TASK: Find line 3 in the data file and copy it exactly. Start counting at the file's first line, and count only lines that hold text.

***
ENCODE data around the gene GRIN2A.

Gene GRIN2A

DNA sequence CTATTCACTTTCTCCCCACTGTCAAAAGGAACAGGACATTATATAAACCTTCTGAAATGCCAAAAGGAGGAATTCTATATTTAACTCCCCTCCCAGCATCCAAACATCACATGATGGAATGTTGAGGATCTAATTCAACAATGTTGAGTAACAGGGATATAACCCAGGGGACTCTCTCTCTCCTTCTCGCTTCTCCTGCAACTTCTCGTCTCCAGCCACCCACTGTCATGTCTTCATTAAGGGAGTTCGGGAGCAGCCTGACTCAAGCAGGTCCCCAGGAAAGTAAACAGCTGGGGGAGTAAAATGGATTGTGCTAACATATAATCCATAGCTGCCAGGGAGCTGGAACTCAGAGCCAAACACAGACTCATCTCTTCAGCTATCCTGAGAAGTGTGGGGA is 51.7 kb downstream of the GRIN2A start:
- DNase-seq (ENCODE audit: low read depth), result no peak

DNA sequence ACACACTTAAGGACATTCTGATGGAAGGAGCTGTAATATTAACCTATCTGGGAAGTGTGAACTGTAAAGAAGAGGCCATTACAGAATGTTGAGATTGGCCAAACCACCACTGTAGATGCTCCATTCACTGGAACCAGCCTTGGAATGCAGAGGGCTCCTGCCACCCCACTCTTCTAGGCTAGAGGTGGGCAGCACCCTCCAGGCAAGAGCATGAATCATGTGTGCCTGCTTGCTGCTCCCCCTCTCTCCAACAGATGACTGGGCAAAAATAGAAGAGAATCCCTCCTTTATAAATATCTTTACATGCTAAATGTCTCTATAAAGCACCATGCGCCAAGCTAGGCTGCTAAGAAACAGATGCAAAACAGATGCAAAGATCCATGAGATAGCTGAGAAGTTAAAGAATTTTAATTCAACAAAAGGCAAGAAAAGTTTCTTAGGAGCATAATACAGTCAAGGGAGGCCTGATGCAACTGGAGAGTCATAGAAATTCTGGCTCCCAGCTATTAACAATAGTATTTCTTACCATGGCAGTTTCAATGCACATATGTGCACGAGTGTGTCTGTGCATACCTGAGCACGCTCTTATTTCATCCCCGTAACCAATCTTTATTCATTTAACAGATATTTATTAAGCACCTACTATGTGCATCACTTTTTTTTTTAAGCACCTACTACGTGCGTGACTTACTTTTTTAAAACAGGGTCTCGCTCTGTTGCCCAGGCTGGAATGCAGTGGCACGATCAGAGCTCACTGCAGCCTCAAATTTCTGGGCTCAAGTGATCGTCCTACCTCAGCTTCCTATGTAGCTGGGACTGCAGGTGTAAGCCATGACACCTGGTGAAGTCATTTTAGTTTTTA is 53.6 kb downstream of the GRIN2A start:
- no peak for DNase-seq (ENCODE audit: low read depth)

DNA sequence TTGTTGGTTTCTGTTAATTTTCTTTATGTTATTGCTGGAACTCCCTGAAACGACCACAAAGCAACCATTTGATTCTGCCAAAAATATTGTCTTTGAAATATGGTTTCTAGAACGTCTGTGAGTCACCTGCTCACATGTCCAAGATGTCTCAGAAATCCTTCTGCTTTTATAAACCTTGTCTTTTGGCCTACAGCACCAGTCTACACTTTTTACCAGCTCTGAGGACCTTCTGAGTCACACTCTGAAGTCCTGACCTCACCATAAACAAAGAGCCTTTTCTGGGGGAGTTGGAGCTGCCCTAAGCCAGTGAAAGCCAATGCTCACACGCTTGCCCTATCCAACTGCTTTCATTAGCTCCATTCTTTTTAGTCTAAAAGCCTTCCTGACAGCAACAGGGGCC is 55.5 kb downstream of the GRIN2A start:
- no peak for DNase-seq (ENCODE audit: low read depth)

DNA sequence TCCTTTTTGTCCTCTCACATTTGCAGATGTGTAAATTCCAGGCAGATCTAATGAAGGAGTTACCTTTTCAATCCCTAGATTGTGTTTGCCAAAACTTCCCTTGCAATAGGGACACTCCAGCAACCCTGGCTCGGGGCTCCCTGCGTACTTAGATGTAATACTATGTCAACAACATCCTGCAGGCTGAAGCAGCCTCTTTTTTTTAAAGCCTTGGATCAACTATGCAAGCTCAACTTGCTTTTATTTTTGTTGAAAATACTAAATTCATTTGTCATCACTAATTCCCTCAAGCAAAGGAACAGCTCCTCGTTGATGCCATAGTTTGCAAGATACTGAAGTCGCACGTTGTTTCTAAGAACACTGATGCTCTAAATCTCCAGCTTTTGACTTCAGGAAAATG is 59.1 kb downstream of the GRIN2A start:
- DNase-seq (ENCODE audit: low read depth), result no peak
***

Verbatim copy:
DNA sequence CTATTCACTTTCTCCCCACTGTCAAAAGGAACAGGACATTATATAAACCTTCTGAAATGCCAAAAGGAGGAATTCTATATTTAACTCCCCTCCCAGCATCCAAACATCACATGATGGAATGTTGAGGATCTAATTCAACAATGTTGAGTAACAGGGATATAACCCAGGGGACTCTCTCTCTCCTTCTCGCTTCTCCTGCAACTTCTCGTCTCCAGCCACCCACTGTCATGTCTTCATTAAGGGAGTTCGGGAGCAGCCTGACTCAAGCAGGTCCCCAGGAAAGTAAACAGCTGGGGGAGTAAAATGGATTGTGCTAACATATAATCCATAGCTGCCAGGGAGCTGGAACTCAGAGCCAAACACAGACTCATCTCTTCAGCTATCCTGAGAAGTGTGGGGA is 51.7 kb downstream of the GRIN2A start: